Kim Jong-un, songun puppet
“Successor in North Korea Moves to Consolidate Power
A South Korean soldier monitored the North from a border post on Wednesday.
Published: December 21, 2011
SEOUL, South Korea — The leadership of North Korea moved swiftly on Wednesday to portray Kim Jong-un, thrust into the international spotlight following the death of his father, as the country’s unchallenged ruler.
With the military’s allegiance a central question to the new leader’s success in consolidating power, North Korean television showed senior military leaders saluting the young Kim on Wednesday as he received mourners at the Kumsusan mausoleum, where his father lay in state inside a glass case for public viewing. State television repeatedly broadcast images of senior military leaders pledging their fealty to the son.
The South’s National Intelligence Service reported to the National Assembly that shortly after Mr. Kim’s death was announced on Monday, North Korean troops cancelled their field training and returned to the barracks on high alert, according to lawmakers who attended the agency’s closed-door briefing. The order to returns to the barracks was given under the name of Kim Jong-un and was issue before his father’s death was announced, an indication that he was in control of the North’s 1.2 million-strong military, the South’s national news agency, Yonhap, reported Wednesday, quoting an anonymous government source.
The spy agency also told the Parliament’s intelligence committee that security has been tightened in major cities across the country.
Analysts said that the rush to establish the young Kim’s leadership, while the nation was still grieving over his father’s death, was a signal of his vulnerability. “When Kim Il-sung died, talking about Kim Jong-il’s succession while the country was gripped in mourning was considered sacrilegious,” said Choi Jin-wook, an analyst at the Korea Institute for National Unification in Seoul.
If Kim Jong-un, believed to be in his 20s, is not able to consolidate power, he may become the figurehead of a collective leadership where the military and his uncle would emerge as power brokers. Jang Song-thaek, 65, the brother-in-law of Kim Jong-il, grew influential under Mr. Kim’s rule and was often cited as a possible regent for Kim Jong-un.
The first thing Kim Jong-il did when he unveiled his youngest son as heir last year was to give him two powerful military titles: four-star general and vice chairman of the Central Military Commission of the ruling Workers’ Party. But his control over the hard-line People’s Army, whose influence has grown under his father’s songun, or “military-first” policy, remains untested, and some fear he might use tensions to establish his leadership credentials. The military was considered the most resistant to the idea of giving away the North’s nuclear weapons in return for outside aid.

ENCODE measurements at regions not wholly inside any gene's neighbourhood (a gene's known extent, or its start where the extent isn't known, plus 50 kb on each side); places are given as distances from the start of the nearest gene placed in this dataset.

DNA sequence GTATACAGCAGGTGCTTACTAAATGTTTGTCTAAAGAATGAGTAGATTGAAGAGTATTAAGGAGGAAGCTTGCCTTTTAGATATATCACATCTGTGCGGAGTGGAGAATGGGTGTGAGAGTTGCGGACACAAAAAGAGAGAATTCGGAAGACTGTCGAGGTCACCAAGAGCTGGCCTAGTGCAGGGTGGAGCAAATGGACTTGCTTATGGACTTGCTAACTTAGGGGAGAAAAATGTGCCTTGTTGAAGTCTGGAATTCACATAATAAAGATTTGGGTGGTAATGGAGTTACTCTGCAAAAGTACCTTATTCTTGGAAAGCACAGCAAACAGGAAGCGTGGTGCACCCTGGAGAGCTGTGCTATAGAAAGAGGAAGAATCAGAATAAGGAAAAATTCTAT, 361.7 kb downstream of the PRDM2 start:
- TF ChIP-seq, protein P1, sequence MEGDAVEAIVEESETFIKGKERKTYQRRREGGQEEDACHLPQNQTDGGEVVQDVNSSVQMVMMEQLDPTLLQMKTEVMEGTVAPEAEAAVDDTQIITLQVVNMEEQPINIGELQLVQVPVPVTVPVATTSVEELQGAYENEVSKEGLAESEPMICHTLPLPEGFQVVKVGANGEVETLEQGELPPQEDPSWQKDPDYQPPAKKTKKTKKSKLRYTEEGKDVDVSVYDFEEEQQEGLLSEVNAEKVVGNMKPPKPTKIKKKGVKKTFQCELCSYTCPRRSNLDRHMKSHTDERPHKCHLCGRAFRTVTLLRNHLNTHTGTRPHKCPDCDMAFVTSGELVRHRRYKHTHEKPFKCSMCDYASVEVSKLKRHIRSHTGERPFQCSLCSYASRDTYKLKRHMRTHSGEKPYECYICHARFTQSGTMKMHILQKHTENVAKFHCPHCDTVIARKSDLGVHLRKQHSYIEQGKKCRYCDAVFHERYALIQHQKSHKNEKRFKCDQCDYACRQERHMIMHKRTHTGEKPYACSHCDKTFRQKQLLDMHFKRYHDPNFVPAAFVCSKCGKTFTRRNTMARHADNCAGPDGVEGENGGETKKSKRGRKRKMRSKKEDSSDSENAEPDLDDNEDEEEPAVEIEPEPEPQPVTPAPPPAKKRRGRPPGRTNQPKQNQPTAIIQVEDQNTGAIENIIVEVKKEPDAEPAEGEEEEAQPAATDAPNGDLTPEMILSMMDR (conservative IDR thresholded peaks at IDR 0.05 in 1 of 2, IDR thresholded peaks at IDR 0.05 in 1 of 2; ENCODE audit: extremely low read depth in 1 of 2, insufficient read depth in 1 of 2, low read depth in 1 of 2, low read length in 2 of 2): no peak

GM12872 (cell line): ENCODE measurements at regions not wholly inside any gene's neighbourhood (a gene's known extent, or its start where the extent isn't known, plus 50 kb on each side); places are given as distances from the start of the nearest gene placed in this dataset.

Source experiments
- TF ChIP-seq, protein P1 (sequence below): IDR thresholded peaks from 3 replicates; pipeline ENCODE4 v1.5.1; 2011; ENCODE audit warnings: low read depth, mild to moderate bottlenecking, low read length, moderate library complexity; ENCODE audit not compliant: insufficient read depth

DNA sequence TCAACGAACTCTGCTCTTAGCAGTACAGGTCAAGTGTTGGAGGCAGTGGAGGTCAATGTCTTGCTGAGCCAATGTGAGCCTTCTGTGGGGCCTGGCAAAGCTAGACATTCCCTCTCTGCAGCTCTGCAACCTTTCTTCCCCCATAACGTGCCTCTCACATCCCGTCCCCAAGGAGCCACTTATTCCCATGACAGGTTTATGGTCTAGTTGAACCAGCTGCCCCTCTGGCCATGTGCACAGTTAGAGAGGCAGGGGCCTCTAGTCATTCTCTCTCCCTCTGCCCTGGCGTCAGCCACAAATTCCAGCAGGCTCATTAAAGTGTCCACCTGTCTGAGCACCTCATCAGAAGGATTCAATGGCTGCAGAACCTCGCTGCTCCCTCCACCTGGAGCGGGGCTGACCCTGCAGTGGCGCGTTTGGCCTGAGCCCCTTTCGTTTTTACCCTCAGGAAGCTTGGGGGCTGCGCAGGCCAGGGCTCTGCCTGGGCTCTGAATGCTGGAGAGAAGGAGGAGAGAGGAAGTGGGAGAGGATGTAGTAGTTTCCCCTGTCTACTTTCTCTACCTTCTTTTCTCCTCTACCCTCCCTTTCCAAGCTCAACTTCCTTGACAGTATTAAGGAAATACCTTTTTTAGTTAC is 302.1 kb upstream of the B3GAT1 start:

Meanwhile on Wednesday, the United States and South Korea made cautious overtures to the North. Despite longstanding frustrations over the North’s aggressions and its nuclear weapons program, both appeared focused on avoiding provocations during a delicate transition of power, signaling their readiness to engage with the emerging leadership when it was ready. Still, their expressions of sympathy have been directed to the North Korean people, not the government.
Seoul announced Wednesday that private organizations and individuals would be able to mail or fax condolences over the death of Kim Jong-il, the North Korean leader whose death was announced on Monday, including a foundation named after the late President Roh Moo-hyun, who held a summit meeting with Mr. Kim in 2007. That move will fill a diplomatic gap left open by the South’s decision not to send a government delegation to Mr. Kim’s funeral, as will its decision to allow attendance by the families of former President Kim Dae-jung and the former Hyundai chairman, Chung Mon-hun.
The State Department said American officials had met North Korean diplomats at the United Nations in New York to continue discussions opened in Beijing last week over possible food aid for the North, though nothing conclusive was expected immediately.
Victoria Nuland, a spokeswoman of the State Department, said: “We’re going to have to keep talking about this. And given the mourning period, frankly, we don’t think we’ll be able to have much more clarity and resolve these issues before the new year.”
China, the North’s neighbor and main ally, has also been reaching out to the North. On Tuesday, President Hu Jintao went to the North Korean Embassy in Beijing to express condolences. On Wednesday, Prime Minister Wen Jiabao and four other members of the ruling Communist Party’s Politburo Standing Committee followed suit.”
Via the New York Times